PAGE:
Considering how common (and old) ini files are I honestly expected Golang to handle this via stdlib. Turns out this is not the case, but go-ini worked nicely. The only part that took a little time was learning how to actually mutate a value in the object representation of the ini file. I read the documentation a few times, searched for phrases like set and write but didn’t find anything on how to actually change a value. I then noticed a link to the api documentation and the same phrase search found what I was looking for: SetValue.

Working with yaml

This was where things became challenging (for me). I was working with yaml that looked something like this:

    key: foo
    secret: bar

    key: foo
    secret: bar

When I started looking for information on how to consume this type of structure, I started by searching for examples. All of the documentation I found talked about creating a struct. I really liked this idea because I would have a type to describe the data I was consuming. This felt clean, organized, consistent with my desire to learn Golang in the first place. I saw lots of examples along the lines of this:

type T struct {
        A string
        B struct {
                RenamedC int   `yaml:"c"`
                D        []int `yaml:",flow"`

I tried a bunch of permutations but always wound up with an empty data structure after calling Unmarshal. I noticed the yaml type hints in many of the documents I read, but chasing that turned out to be a waste of time. Fundamentally I was looking to consume data that was a simple nested map. A map of maps, who’s keys and values were all strings. I was struggling on how to do this as all of the examples minimally defined the top level structure, even if below that it was just a map[string]string. Because I clearly am out of my league, I decided to take the path of least resistance. So I created a struct to describe each pair:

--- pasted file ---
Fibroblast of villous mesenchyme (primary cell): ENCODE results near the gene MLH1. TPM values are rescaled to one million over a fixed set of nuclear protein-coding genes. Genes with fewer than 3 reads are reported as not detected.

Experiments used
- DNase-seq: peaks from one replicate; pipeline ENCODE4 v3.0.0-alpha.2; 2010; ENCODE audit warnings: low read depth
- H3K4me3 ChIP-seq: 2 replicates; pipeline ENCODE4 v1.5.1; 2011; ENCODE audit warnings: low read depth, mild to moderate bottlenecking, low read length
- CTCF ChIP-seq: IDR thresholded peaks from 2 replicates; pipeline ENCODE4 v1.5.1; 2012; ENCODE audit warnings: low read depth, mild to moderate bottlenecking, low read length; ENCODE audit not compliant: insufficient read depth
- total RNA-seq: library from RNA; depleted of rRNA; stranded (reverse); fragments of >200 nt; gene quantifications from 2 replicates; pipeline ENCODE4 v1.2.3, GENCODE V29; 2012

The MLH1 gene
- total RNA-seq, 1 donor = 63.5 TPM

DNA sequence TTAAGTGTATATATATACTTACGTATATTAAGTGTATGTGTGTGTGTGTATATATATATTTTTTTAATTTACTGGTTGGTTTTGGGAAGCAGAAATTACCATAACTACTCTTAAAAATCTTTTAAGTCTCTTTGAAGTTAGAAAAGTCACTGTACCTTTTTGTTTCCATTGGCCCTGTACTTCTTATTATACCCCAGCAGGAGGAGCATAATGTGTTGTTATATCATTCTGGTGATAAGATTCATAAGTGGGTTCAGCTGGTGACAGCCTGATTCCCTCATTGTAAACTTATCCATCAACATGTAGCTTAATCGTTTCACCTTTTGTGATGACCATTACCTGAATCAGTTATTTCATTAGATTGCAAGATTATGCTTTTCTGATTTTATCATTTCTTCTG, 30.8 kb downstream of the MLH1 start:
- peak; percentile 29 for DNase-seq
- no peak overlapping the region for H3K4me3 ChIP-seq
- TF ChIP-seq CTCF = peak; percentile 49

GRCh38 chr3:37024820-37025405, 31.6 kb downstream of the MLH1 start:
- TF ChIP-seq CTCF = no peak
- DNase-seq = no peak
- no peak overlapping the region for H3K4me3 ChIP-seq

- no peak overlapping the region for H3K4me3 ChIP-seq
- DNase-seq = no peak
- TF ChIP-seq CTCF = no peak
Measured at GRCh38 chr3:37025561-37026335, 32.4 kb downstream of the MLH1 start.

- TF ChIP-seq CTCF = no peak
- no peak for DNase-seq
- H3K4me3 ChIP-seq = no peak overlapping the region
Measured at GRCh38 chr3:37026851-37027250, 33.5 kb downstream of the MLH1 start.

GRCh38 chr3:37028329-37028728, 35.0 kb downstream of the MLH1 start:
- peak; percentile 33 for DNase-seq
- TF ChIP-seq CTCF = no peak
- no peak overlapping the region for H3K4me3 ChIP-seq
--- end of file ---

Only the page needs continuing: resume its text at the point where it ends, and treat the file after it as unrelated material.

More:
type Environment struct {
    key    string
    secret string

Then I actually enumerated the known aws keypairs I was dealing with, so something like this:

type CustomCredentials struct {
    env1 Environment
    env2 Environment
    env3 Environment

Nothing. At this point I wondered if I was actually even testing what I was testing. Maybe I was consuming the wrong yaml file and passing it to the ini library, or maybe I was consuming the right file… but was passing the wrong data type to the library. I was really scratching my head. Eventually I learned that the first letter of the field defined in the struct had to be capitalized. For example if the top level key in the yaml file was named env1 then the struct needed to be Capitalized. So the following made things spring to life:

type CustomCredentials struct {
    Env1 Environment
    Env2 Environment
    Env3 Environment

I was consuming the yaml successfully, woo hoo! At this point I was pretty much finished with the program. But there was this tiny little part left. If I could not find the named profile in the credentials file, I needed to see if I could find it from the custom yaml file. For example if I was trying to set env2 as the default account but there was no such profile in the credentials file, I needed to fetch that information from the yaml file, via it’s capitalized field name.

This seemed great, until I realized I was trying to find a struct field name based on a lower cased string representation of it. This was fine though, I’m no stranger to reflection (getattr happens to be one of my favorite programming questions, to see if someone who doesn’t now the language can learn something new).

This sent me down a trail of how to use reflect. I was able to reflectively gain access to the top level keys via something similar to:

r := reflect.ValueOf(myStruct)
value := reflect.Indirect(r).FieldByName("Env1")

But then I got lost on .Elem(), .Type() and things like .Type().String(). I was chasing things I very much didn’t understand.